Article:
BMC: My favorite part of my job is being the simplifier in the middle. A big part of working with technology is the need to educate those outside of my team on the why and the how of what tech is doing as well as its importance. Within the organization, it’s about being very clear with the CEO, management and other teams on what we’re doing, what measurements we’re using to determine success, and the bigger vision that we are serving.

MM: What’s the most recent, simple customer experience that inspired you?

BMC: I’m a big fan and longtime user of Airbnb. I really admire the whole experience, especially how the emotional feedback is managed so that one feels secure throughout the whole process. When you think about it, you’re agreeing to stay at a stranger’s home and you don’t know if it will work out, but this concern is overcome with communication cues that are made to feel human. I’m really in love with how technology is bringing solutions to real problems at scale and in a very affordable way.

MM: What is the biggest mistake brands make with regards to simplifying?

BMC: Many brands overlook all the complexities within an organization. Organizational change initiatives do not guarantee the same change within people’s heads. Often the complex, informal networks continue to function despite efforts to simplify across the organization.

The other mistake I’ve observed is when a brand’s ambition to simplify grows bigger than what it can actually achieve. Too many ambitions –“we want this…and this…and this…”– confuse the vision and create a monstrous amount of work that is counterproductive to the simplification exercise.

MM: What does “simplicity” mean to you?

BMC: Simplicity is a way of life and a way of thinking that embraces fewer things to get the most juice out of each one. It also means concentrating on what is really important in order to have focus and set priorities.

MM: What is the top piece of advice you’d give to other brands trying to simplify?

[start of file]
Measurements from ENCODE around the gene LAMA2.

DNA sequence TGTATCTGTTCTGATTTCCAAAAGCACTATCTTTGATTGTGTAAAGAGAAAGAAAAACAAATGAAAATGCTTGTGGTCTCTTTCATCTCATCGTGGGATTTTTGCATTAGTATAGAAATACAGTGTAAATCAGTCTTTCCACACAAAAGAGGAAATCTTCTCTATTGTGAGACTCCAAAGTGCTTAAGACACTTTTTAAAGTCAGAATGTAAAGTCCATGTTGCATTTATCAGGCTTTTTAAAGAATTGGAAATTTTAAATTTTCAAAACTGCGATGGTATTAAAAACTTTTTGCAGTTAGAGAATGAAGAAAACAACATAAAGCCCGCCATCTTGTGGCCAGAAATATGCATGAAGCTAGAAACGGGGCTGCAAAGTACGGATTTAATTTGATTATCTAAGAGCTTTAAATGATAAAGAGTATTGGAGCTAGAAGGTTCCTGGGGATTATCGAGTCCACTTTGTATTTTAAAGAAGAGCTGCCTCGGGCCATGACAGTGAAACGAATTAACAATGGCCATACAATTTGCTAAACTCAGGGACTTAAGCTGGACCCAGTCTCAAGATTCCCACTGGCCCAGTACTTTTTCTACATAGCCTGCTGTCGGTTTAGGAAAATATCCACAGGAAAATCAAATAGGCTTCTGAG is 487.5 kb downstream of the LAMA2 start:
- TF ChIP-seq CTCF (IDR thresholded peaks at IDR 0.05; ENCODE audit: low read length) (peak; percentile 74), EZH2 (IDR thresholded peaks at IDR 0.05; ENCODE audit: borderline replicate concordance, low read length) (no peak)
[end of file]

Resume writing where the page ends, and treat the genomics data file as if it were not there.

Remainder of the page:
BMC: Stay focused on the big picture, don’t get lost on details. The big picture needs to be mission-driven and inspirational so that people really put their hearts and mental energy into the execution. Having a concentrated vision—almost like a perfume—pays dividends in the long-run. It may be difficult to distill the idea, but once you get that essence it will serve you for a long time, reducing the unnecessary stress and spinning wheels that happen without it.

MM: Anything else?

BMC: I’ve been reflecting on what society praises as success. With recent events (the deaths of Kate Spade and Anthony Bourdain), we are discovering that frequently what’s glowing up there is not the reality. It’s made me think of simplicity—what is really important to me, to the company and to my life. In a very materialistic society that moves forward at a fast pace, having a happy life is really the true measure of success at the end of the day.

MM: Thank you, Barbara.

This is an ongoing Simplifiers series. See interviews with CMO at Deloitte, Diana O’Brien; CMO at Georgia-Pacific, Douwe Bergsma; CMO at Lenovo, David Roman; EVP – Chief Marketing and Communications Officer at Hewlett Packard Enterprise, Henry Gomez; CMO at Twitter, Leslie Berland; CMO at Blue Apron, Jared Cluff; SVP, Global Brand Management at American Express, Clayton Ruebensaal; EVP and Group President at Verizon Wireless, Ronan Dunne, Director of Strategy and Innovation at Cofra Holding Ltd, former CEO of C&A China, Lawrence Brenninkmeyer; CMO at The Recording Academy, Evan Greene; CMO at Mary Kay, Sheryl Adkins-Green; Head of Marketing at Home Centre, Rohit Singh Bhatia; SVP, CMO of Aflac, Gail Galuppo; SVP and CMO at Cambia Health Solutions, Carol Kruse, Managing Director of The Nature Conservancy, Geof Rochester, Chief Strategy and Innovation Officer of Motorola Solutions, Eduardo Conrado, EVP; SVP, Chief Marketing & External Affairs Officer at Abbott, Elaine Leavenworth, GE CMO, Linda Boff; McLaren Automotive Head of Brand Marketing, Stephen Lambert; Ascension Chief Marketing and Communications Officer, Nick Ragone; Hertz CMO, Matt Jauchius; Direct Line Group Marketing Director, Mark Evans; McDonald’s CMO, Deborah Wahl; President, Liza Landsman and VP Marketing, Sumaiya Balbale; Target CMO, Jeff Jones; Spotify CMO, Seth Farbman; Ally Financial CMO, Andrea Riley; Gannett CMO, Andy Yost; CVS Health CMO, Norman De Greve; Dunkin’ Brands CMO, John Costello; Zappos CEO, Tony Hsieh; Southwest Airlines CMO, Kevin Krone; and Google CMO, Lorraine Twohill.

Know a simplifier or would like to be included in the series? Please recommend an executive for my next interview: [email protected]

Margaret Molloy is Global CMO and head of business development at Siegel+Gale. Follow her on Twitter: @MargaretMolloy